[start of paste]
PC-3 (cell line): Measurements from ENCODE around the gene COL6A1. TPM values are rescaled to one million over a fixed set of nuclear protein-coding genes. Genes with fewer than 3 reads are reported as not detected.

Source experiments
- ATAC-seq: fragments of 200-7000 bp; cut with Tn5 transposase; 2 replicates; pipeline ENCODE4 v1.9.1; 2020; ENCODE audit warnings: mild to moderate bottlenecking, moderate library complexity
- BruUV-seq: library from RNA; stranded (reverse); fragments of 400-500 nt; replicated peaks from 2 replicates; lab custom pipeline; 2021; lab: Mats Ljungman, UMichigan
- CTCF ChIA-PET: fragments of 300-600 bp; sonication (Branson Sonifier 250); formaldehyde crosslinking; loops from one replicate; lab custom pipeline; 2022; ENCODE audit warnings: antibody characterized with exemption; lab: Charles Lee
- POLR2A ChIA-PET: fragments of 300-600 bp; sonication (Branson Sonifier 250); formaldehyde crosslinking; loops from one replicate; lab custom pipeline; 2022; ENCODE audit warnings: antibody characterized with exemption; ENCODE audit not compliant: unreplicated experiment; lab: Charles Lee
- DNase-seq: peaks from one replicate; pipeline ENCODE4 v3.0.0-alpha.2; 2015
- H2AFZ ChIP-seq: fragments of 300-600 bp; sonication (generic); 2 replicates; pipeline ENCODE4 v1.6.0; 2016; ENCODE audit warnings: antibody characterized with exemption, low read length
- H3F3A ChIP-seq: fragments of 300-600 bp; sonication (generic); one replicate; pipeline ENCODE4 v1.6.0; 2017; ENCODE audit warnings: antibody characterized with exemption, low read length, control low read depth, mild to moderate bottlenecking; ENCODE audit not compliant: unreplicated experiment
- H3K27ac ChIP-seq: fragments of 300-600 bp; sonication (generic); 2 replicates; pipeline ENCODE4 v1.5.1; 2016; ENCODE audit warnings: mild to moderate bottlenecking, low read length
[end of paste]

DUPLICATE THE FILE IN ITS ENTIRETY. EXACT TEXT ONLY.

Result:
PC-3 (cell line): Measurements from ENCODE around the gene COL6A1. TPM values are rescaled to one million over a fixed set of nuclear protein-coding genes. Genes with fewer than 3 reads are reported as not detected.

Source experiments
- ATAC-seq: fragments of 200-7000 bp; cut with Tn5 transposase; 2 replicates; pipeline ENCODE4 v1.9.1; 2020; ENCODE audit warnings: mild to moderate bottlenecking, moderate library complexity
- BruUV-seq: library from RNA; stranded (reverse); fragments of 400-500 nt; replicated peaks from 2 replicates; lab custom pipeline; 2021; lab: Mats Ljungman, UMichigan
- CTCF ChIA-PET: fragments of 300-600 bp; sonication (Branson Sonifier 250); formaldehyde crosslinking; loops from one replicate; lab custom pipeline; 2022; ENCODE audit warnings: antibody characterized with exemption; lab: Charles Lee
- POLR2A ChIA-PET: fragments of 300-600 bp; sonication (Branson Sonifier 250); formaldehyde crosslinking; loops from one replicate; lab custom pipeline; 2022; ENCODE audit warnings: antibody characterized with exemption; ENCODE audit not compliant: unreplicated experiment; lab: Charles Lee
- DNase-seq: peaks from one replicate; pipeline ENCODE4 v3.0.0-alpha.2; 2015
- H2AFZ ChIP-seq: fragments of 300-600 bp; sonication (generic); 2 replicates; pipeline ENCODE4 v1.6.0; 2016; ENCODE audit warnings: antibody characterized with exemption, low read length
- H3F3A ChIP-seq: fragments of 300-600 bp; sonication (generic); one replicate; pipeline ENCODE4 v1.6.0; 2017; ENCODE audit warnings: antibody characterized with exemption, low read length, control low read depth, mild to moderate bottlenecking; ENCODE audit not compliant: unreplicated experiment
- H3K27ac ChIP-seq: fragments of 300-600 bp; sonication (generic); 2 replicates; pipeline ENCODE4 v1.5.1; 2016; ENCODE audit warnings: mild to moderate bottlenecking, low read length